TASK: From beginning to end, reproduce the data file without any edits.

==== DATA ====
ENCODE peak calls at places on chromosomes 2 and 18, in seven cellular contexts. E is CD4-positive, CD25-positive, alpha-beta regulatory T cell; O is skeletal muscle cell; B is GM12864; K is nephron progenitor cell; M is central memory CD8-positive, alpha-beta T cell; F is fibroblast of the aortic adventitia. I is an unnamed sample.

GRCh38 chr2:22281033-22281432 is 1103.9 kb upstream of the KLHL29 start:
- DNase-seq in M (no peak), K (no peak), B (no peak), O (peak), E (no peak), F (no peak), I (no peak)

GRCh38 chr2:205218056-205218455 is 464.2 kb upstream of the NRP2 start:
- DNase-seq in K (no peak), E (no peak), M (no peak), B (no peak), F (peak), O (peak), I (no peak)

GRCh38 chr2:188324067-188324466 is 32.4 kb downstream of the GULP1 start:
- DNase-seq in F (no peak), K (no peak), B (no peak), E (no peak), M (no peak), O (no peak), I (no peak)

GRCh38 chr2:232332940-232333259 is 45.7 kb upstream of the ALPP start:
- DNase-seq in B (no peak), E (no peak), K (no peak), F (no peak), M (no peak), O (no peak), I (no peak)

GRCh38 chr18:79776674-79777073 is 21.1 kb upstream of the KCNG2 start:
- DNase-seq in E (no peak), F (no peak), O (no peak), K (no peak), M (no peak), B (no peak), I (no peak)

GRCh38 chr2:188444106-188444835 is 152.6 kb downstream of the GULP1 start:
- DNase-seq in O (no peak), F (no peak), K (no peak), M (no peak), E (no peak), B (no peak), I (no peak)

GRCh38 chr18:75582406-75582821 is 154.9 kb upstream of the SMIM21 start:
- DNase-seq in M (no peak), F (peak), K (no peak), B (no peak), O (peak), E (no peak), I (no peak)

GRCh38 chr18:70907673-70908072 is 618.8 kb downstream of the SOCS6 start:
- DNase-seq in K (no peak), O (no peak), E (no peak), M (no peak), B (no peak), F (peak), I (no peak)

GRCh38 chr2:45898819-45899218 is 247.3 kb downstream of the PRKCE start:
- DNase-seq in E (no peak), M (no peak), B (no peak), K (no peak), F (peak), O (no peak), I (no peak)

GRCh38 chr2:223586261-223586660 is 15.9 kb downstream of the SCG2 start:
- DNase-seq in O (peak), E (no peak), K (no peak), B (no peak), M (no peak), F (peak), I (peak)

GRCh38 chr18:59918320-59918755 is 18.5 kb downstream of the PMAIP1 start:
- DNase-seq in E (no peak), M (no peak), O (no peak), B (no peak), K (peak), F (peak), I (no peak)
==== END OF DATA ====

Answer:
ENCODE peak calls at places on chromosomes 2 and 18, in seven cellular contexts. E is CD4-positive, CD25-positive, alpha-beta regulatory T cell; O is skeletal muscle cell; B is GM12864; K is nephron progenitor cell; M is central memory CD8-positive, alpha-beta T cell; F is fibroblast of the aortic adventitia. I is an unnamed sample.

GRCh38 chr2:22281033-22281432 is 1103.9 kb upstream of the KLHL29 start:
- DNase-seq in M (no peak), K (no peak), B (no peak), O (peak), E (no peak), F (no peak), I (no peak)

GRCh38 chr2:205218056-205218455 is 464.2 kb upstream of the NRP2 start:
- DNase-seq in K (no peak), E (no peak), M (no peak), B (no peak), F (peak), O (peak), I (no peak)

GRCh38 chr2:188324067-188324466 is 32.4 kb downstream of the GULP1 start:
- DNase-seq in F (no peak), K (no peak), B (no peak), E (no peak), M (no peak), O (no peak), I (no peak)

GRCh38 chr2:232332940-232333259 is 45.7 kb upstream of the ALPP start:
- DNase-seq in B (no peak), E (no peak), K (no peak), F (no peak), M (no peak), O (no peak), I (no peak)

GRCh38 chr18:79776674-79777073 is 21.1 kb upstream of the KCNG2 start:
- DNase-seq in E (no peak), F (no peak), O (no peak), K (no peak), M (no peak), B (no peak), I (no peak)

GRCh38 chr2:188444106-188444835 is 152.6 kb downstream of the GULP1 start:
- DNase-seq in O (no peak), F (no peak), K (no peak), M (no peak), E (no peak), B (no peak), I (no peak)

GRCh38 chr18:75582406-75582821 is 154.9 kb upstream of the SMIM21 start:
- DNase-seq in M (no peak), F (peak), K (no peak), B (no peak), O (peak), E (no peak), I (no peak)

GRCh38 chr18:70907673-70908072 is 618.8 kb downstream of the SOCS6 start:
- DNase-seq in K (no peak), O (no peak), E (no peak), M (no peak), B (no peak), F (peak), I (no peak)

GRCh38 chr2:45898819-45899218 is 247.3 kb downstream of the PRKCE start:
- DNase-seq in E (no peak), M (no peak), B (no peak), K (no peak), F (peak), O (no peak), I (no peak)

GRCh38 chr2:223586261-223586660 is 15.9 kb downstream of the SCG2 start:
- DNase-seq in O (peak), E (no peak), K (no peak), B (no peak), M (no peak), F (peak), I (peak)

GRCh38 chr18:59918320-59918755 is 18.5 kb downstream of the PMAIP1 start:
- DNase-seq in E (no peak), M (no peak), O (no peak), B (no peak), K (peak), F (peak), I (no peak)